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Admission Criteria Policy

I. SCOPE:

This policy applies to (1) Tenet Healthcare Corporation and its wholly-owned subsidiaries and affiliates (each, an “Affiliate”); (2) any other entity or organization in which an Affiliate owns a direct or indirect equity interest greater than 50%; and (3) any hospital or healthcare facility (each, a “Tenet Facility”) that provides Acute Inpatient Rehabilitation Facility services and an Affiliate either manages or controls the day-to-day operations of the facility (each, a “Tenet Inpatient Rehabilitation Facility” or “Tenet IRF”); (collectively, “Tenet”).

II. PURPOSE:

The purposes of this policy are to ensure that patients are admitted to Tenet’s IRFs based on appropriate admission criteria and that all care provided in the IRF is reasonable and necessary as it applies to decisions for admission, continued stay and determination of the timing for discharge.

III. DEFINITIONS:

  1. “Federal health care program” means any plan or program that provides health benefits, whether directly, through insurance, or otherwise, which is funded directly, in whole or in part, by the United States Government, including, but not limited to, Medicare, Medicaid/MediCal, managed Medicare/Medicaid/MediCal, TriCare/VA/CHAMPUS, SCHIP, Federal Employees Health Benefit Plan, Indian Health Services, Health Services for Peace Corp Volunteers, Railroad Retirement Benefits, Black Lung Program, Services Provided to Federal Prisoners, Preexisting Condition Insurance Plans (PCIPs) and Section 1011 Requests.
  2. “Inpatient Rehabilitation Facility Program Director” or “IRF Program Director” means the individual employed by the Tenet Facility to manage the IRF unit.
  3. “Managed Care Payer” means, for the purposes of this policy, any contracted third party payor who pays, or is expected to pay, benefits to the Facility under a health insurance policy. Although not typically included as a Managed Care Payer in Tenet policies, for purposes of this policy, Managed Care Payer includes managed Federal health care programs (e.g., managed Medicare and managed Medicaid). Managed Care Payer does not include any other Federal healthcare program.

IV. POLICY:

All inpatient rehabilitation services provided in a Tenet IRF shall meet the appropriate medical necessity criteria and all care provided in the IRF shall be reasonable and necessary as it applies to decisions for admission, continued stay and determination of the timing for discharge.

V. PROCEDURE:

  1. Admission Criteria

    Patients must meet the stated criteria to be admitted to Tenet IRF. All inpatient rehabilitation services provided in a Tenet IRF shall meet the appropriate medical necessity criteria as set forth in this policy.

    For patients who are covered by any payer other than traditional Medicare (e.g., a Managed Care Payer, other non-Medicare Federal healthcare programs, etc.) the IRF Program Director is responsible for ensuring that the IRF adheres to all of the applicable non-Medicare payer’s requirements including without limitation, preauthorization or pre-certification requirements, coverage criteria and billing requirements. These requirements may be specified in a Managed Care Agreement, program manuals for non-Medicare Federal health care program payers and other written or verbal instructions from the payer. The IRF Program Director is responsible for understanding those requirements and ensuring the adherence to these requirements by the IRF. In addition, those who submit claims to the payer on behalf of the IRF (e.g. Conifer) shall also ensure that they understand the requirements so the billing for care is accurate. Program management and billing personnel are expected to confer during the course of the patient’s stay as a means to ensure that billing is accurate.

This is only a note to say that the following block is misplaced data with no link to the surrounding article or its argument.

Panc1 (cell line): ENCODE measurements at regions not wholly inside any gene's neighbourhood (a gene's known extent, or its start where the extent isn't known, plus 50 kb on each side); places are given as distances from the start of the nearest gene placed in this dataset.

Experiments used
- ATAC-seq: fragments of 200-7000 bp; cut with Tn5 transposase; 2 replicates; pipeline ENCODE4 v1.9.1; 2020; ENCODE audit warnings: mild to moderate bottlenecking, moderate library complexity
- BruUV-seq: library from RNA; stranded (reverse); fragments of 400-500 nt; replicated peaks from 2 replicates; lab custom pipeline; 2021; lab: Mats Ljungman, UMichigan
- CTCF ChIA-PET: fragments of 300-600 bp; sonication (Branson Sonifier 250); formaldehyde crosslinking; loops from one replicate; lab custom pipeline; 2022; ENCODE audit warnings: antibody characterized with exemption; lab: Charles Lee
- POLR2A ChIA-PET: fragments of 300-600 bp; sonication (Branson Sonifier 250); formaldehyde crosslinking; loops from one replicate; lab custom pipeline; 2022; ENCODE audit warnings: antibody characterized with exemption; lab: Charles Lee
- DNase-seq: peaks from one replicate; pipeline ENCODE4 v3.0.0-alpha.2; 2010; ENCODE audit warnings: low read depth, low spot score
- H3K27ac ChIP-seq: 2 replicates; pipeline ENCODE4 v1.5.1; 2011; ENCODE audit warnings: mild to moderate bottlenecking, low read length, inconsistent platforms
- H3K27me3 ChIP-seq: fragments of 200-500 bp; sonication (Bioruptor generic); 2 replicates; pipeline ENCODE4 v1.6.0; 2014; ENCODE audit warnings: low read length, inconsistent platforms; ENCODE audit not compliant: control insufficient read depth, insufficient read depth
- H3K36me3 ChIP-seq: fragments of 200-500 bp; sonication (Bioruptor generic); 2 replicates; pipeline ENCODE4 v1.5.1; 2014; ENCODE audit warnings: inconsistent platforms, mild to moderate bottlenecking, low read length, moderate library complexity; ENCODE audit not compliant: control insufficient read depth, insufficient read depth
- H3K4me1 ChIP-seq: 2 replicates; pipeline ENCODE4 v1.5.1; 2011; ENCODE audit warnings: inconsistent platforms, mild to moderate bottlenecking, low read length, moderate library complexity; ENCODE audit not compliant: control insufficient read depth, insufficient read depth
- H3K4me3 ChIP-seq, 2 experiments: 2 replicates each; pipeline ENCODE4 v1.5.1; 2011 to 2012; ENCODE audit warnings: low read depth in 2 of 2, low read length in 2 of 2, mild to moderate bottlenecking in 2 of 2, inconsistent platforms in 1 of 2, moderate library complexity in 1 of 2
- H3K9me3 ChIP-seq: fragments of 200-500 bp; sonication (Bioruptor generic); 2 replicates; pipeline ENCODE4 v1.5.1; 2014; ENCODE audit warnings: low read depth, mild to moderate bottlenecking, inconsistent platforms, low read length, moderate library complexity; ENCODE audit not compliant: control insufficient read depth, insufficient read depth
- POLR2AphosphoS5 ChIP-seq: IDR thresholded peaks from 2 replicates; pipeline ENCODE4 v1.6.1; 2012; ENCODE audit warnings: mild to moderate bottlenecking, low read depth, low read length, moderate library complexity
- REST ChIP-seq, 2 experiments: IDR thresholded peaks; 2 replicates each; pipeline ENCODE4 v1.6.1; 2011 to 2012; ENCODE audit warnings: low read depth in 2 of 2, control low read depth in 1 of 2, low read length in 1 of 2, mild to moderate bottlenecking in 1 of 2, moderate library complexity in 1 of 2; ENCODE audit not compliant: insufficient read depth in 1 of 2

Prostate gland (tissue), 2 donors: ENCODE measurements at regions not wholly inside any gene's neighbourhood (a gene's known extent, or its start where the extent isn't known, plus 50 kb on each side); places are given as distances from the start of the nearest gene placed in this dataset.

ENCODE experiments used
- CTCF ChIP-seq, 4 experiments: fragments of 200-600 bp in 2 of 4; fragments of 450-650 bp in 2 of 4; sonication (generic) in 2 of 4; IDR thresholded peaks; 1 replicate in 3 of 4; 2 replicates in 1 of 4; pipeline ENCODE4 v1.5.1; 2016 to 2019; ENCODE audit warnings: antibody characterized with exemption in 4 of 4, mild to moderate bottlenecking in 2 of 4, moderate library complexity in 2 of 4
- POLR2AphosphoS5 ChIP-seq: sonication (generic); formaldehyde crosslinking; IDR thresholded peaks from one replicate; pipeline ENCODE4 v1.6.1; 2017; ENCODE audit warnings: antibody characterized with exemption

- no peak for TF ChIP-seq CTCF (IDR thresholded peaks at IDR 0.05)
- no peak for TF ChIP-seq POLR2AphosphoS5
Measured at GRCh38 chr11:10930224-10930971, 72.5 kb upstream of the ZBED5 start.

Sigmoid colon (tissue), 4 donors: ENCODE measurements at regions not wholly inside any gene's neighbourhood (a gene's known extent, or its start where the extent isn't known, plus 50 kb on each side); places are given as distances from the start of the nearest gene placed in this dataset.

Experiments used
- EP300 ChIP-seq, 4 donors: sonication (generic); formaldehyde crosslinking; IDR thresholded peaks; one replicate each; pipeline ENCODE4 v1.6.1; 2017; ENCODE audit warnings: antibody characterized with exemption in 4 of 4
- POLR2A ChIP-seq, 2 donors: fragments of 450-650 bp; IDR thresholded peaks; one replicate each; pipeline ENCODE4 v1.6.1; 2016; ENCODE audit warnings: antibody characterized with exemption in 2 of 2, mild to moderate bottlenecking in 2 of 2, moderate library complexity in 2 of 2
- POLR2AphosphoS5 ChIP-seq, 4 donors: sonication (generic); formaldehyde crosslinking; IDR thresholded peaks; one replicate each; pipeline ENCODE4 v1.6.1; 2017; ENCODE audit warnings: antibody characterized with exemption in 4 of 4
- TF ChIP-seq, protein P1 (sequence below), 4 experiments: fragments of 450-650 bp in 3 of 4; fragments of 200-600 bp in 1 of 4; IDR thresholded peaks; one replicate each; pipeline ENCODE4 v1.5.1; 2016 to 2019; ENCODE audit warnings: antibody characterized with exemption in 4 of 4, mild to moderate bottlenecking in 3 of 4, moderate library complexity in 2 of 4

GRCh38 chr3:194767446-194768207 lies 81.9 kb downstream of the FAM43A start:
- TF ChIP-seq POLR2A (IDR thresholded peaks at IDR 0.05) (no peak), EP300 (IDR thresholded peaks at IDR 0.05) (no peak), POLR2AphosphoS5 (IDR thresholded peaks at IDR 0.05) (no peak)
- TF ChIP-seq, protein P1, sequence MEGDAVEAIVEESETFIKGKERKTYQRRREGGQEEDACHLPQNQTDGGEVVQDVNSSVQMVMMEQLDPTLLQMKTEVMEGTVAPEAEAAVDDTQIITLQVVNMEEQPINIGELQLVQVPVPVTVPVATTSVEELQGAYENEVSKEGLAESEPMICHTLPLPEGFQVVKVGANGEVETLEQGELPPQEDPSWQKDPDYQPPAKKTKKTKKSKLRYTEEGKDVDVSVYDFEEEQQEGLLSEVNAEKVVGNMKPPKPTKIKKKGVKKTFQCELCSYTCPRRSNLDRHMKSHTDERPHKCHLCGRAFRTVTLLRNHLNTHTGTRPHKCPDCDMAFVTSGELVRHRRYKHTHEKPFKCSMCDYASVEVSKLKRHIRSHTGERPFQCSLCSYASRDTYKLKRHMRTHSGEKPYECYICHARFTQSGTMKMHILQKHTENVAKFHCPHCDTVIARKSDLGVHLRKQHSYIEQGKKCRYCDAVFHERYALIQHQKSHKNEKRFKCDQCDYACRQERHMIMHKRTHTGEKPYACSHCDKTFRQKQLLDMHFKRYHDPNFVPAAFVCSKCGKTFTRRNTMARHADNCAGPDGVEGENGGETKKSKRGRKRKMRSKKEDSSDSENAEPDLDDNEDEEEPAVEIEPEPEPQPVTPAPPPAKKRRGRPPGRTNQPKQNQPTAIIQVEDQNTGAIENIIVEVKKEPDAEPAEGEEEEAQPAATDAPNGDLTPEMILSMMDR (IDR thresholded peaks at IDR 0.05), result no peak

Tenet IRF programs shall comply with all documentation requirements described in Attachment A.
    1. The patient must have significant functional deficits, as well as documented medical and nursing needs, regardless of diagnosis, that require:
      1. Close medical supervision by a physiatrist or other physician qualified by training and experience in rehabilitation.
      2. 24-hour availability of nurses skilled in rehabilitation; and
      3. Treatment by multiple other licensed rehabilitation professionals (such as physical therapists, occupational therapists, speech language pathologists, and prosthetics/orthotics) as needed in a time-intensive and medically-coordinated program.

    2. The medical stability of the patient and management of medical or surgical co-morbidities are considered to be:
      1. Manageable in the rehabilitation program; and
      2. Permit simultaneous participation in the rehabilitation program.

    3. The patient presents as capable of fully participating in the inpatient rehabilitation program as evidenced by:
      1. A mental status demonstrating responsiveness to verbal, visual, and/or tactile stimuli and ability to follow simple commands.
      2. An ability to actively participate in an intensive level of rehabilitation (generally defined as 3 hours of therapy per day five days per week).

    4. The patient has objective and measurable functional goals identified to warrant the admission that:
      1. Offer practical improvements; and
      2. Are expected to be achieved within a reasonable period of time

    5. The patient has a reasonable probability of benefiting from the inpatient rehabilitation program.

    6. The patient, in most circumstances, has a home and available family or care providers such that there is a likelihood of returning the patient to home or a community-based environment.